Breaking News
News & Analysis

Rebuilding America: Proposals emerge to fix 'dysfunctional' R&D tax credit

1/27/2012 04:45 PM EST
24 comments
NO RATINGS
More Related Links
View Comments: Newest First | Oldest First | Threaded View
<<   <   Page 3 / 3
Michael Rashkin
User Rank
Rookie
re: Rebuilding America: Proposals emerge to fix 'dysfunctional' R&D tax credit
Michael Rashkin   1/29/2012 3:39:57 AM
NO RATINGS
It means that IP that was developed in the US becomes owned in a tax haven so that the profits from such IP are not taxed in the US. This is why companies find it profitable to put jobs overseas even if there is no business reason to do so.

junko.yoshida
User Rank
Blogger
re: Rebuilding America: Proposals emerge to fix 'dysfunctional' R&D tax credit
junko.yoshida   1/28/2012 10:17:19 PM
NO RATINGS
I am really intrigued by Rashkin's comment. You write: Rashkin told Congress that the current structure encourages U.S. companies to “park the resulting intellectual property in tax havens.” What does that mean?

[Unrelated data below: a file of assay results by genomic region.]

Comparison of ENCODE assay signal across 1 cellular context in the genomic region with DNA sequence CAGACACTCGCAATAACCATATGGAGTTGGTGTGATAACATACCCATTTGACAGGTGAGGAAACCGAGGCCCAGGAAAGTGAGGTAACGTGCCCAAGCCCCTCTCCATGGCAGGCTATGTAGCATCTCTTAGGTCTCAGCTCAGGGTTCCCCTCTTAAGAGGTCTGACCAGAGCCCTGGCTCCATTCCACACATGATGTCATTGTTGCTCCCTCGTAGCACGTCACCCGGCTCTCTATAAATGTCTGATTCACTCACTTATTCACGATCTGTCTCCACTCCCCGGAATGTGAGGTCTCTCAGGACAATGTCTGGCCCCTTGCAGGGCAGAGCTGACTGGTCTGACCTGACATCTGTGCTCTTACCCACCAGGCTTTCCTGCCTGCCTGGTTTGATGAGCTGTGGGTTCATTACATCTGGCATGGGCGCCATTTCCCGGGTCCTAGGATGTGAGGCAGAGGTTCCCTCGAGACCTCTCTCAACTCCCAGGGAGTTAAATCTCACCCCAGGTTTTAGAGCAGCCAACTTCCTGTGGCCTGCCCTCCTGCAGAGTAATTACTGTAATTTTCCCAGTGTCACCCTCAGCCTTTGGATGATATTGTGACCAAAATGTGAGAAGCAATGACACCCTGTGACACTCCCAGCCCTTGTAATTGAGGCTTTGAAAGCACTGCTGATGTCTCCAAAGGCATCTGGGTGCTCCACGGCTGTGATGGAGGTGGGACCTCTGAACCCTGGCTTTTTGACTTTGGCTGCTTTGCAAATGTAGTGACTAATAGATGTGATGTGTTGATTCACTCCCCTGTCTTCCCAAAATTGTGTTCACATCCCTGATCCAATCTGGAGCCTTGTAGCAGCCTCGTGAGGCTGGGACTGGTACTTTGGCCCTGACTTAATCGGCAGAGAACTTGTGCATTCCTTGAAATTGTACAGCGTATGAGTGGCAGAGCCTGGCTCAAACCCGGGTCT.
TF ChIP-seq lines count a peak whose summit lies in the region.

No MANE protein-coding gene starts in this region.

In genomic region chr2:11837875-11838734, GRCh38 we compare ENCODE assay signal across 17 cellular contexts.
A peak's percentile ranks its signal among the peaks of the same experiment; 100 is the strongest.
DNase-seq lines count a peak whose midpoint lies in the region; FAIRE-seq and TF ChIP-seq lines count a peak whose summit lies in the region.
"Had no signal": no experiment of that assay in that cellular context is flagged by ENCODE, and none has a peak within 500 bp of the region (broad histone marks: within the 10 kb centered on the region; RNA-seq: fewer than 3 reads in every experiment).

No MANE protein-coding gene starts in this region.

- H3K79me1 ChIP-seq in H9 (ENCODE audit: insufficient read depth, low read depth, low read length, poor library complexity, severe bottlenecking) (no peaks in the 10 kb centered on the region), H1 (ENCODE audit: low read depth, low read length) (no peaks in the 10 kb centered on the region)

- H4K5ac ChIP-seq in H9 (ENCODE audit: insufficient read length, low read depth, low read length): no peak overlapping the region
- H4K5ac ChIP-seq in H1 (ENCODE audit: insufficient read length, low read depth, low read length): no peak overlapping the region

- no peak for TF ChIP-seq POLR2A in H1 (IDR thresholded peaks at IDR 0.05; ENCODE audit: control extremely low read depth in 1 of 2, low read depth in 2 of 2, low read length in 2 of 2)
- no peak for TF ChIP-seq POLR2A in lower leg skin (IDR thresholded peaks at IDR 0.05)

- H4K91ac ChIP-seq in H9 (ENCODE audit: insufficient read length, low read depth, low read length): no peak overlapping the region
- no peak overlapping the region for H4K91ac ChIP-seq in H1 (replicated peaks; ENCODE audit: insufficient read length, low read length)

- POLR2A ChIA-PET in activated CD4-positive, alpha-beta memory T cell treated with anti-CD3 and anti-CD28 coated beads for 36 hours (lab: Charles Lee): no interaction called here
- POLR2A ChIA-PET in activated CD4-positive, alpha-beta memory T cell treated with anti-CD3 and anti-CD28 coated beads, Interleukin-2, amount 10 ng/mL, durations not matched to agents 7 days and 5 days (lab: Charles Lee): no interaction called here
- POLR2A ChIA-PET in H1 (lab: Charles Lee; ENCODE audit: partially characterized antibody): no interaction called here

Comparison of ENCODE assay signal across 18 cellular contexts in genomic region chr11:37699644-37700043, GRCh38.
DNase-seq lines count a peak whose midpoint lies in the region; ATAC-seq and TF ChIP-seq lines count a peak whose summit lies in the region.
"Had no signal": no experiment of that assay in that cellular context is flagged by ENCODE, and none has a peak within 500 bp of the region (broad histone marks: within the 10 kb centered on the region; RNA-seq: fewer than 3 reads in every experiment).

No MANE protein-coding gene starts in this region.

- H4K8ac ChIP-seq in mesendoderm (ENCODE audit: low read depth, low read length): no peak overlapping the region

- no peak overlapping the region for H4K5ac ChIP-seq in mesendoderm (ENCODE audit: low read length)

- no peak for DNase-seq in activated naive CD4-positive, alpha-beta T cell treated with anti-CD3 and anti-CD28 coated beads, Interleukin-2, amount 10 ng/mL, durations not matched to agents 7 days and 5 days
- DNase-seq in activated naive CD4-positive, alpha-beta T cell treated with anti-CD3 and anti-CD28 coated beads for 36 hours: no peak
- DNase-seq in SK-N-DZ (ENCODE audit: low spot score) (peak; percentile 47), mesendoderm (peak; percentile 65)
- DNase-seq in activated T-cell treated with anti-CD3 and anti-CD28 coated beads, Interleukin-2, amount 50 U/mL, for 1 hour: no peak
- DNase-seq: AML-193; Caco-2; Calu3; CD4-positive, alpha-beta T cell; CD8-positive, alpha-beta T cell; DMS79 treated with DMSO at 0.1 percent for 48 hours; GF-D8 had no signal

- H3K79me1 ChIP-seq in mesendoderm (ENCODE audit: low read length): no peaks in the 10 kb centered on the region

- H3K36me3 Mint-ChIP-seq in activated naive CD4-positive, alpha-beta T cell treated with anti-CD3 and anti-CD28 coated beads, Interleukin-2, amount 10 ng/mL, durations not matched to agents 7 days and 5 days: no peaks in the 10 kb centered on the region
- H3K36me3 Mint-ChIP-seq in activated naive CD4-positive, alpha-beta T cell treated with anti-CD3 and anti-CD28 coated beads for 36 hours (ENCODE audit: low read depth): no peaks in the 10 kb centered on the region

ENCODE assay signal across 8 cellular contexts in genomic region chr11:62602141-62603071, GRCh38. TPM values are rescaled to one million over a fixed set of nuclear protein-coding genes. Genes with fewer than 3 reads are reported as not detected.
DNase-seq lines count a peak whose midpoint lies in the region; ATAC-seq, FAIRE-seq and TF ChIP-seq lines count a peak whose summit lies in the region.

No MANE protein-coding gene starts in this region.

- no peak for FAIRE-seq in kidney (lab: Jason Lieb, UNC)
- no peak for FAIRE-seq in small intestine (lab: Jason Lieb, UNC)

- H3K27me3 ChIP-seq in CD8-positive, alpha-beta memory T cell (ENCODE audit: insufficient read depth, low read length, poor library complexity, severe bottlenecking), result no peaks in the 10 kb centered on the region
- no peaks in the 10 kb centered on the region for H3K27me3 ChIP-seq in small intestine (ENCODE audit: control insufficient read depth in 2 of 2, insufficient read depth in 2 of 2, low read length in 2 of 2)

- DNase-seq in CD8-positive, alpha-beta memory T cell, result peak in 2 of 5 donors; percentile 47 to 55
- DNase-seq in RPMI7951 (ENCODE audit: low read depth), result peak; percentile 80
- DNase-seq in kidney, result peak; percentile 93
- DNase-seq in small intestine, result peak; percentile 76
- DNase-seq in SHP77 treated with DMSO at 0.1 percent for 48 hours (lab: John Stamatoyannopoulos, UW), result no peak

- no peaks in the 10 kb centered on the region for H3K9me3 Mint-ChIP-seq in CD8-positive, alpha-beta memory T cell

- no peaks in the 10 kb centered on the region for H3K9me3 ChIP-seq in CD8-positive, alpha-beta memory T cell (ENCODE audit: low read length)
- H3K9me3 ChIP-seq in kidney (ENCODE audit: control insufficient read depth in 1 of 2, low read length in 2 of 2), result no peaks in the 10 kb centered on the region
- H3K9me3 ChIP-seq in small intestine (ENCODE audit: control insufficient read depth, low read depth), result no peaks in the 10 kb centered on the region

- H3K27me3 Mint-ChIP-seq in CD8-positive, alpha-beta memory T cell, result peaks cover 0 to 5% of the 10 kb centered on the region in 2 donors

george.leopold
User Rank
Rookie
re: Rebuilding America: Proposals emerge to fix 'dysfunctional' R&D tax credit
george.leopold   1/27/2012 10:57:51 PM
NO RATINGS
eric988, you are referring to Sarbanes-Oxley reporting and accounting requirements?

eric988
User Rank
Rookie
re: Rebuilding America: Proposals emerge to fix 'dysfunctional' R&D tax credit
eric988   1/27/2012 5:50:49 PM
NO RATINGS
Sarbanes and Oxley pushes little businesses into the ground. Hatch supported this legislation- and people think he's business friendly

<<   <   Page 3 / 3
August Cartoon Caption Winner!
August Cartoon Caption Winner!
"All the King's horses and all the KIng's men gave up on Humpty, so they handed the problem off to Engineering."
5 comments
Top Comments of the Week
Like Us on Facebook

Datasheets.com Parts Search

185 million searchable parts
(please enter a part number or hit search to begin)
EE Times on Twitter
EE Times Twitter Feed
Flash Poll
Radio
LATEST ARCHIVED BROADCAST
David Patterson, known for his pioneering research that led to RAID, clusters and more, is part of a team at UC Berkeley that recently made its RISC-V processor architecture an open source hardware offering. We talk with Patterson and one of his colleagues behind the effort about the opportunities they see, what new kinds of designs they hope to enable and what it means for today’s commercial processor giants such as Intel, ARM and Imagination Technologies.